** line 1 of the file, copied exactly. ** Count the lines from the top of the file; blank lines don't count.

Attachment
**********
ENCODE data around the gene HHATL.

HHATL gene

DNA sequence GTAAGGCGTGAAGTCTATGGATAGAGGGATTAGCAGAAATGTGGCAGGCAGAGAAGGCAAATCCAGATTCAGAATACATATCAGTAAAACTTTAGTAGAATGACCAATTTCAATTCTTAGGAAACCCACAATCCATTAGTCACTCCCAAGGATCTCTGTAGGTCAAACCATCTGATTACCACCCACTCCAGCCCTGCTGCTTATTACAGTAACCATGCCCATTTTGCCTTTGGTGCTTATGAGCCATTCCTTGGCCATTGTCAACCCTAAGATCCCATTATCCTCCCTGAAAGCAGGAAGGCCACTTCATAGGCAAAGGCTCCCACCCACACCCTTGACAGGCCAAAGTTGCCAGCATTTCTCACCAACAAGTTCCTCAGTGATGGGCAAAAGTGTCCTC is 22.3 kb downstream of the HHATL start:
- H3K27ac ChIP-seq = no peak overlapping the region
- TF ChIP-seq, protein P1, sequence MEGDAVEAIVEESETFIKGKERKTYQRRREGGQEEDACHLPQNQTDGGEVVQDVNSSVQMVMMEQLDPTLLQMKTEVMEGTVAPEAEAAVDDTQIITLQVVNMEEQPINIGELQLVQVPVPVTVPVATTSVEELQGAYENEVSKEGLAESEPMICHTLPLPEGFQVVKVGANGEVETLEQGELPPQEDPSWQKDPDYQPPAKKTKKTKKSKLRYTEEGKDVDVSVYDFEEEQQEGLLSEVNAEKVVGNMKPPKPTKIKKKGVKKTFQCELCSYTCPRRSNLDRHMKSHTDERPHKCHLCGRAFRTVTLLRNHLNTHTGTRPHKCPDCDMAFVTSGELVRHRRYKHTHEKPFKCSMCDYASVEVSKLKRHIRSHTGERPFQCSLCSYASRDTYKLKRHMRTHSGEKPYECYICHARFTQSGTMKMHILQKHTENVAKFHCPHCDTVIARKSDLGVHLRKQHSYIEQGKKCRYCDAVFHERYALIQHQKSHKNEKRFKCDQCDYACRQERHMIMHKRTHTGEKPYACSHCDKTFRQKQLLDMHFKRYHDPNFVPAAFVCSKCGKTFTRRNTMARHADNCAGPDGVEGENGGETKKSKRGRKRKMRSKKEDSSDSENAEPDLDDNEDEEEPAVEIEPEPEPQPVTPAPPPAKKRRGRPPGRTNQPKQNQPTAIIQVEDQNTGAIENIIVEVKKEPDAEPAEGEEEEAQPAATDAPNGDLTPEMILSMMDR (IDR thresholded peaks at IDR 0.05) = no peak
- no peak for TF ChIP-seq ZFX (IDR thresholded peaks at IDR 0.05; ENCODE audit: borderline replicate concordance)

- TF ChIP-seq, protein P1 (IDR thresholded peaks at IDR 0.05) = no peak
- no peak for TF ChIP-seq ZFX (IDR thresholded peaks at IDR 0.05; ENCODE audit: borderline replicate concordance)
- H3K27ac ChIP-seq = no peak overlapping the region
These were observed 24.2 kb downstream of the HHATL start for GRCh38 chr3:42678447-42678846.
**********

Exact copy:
ENCODE data around the gene HHATL.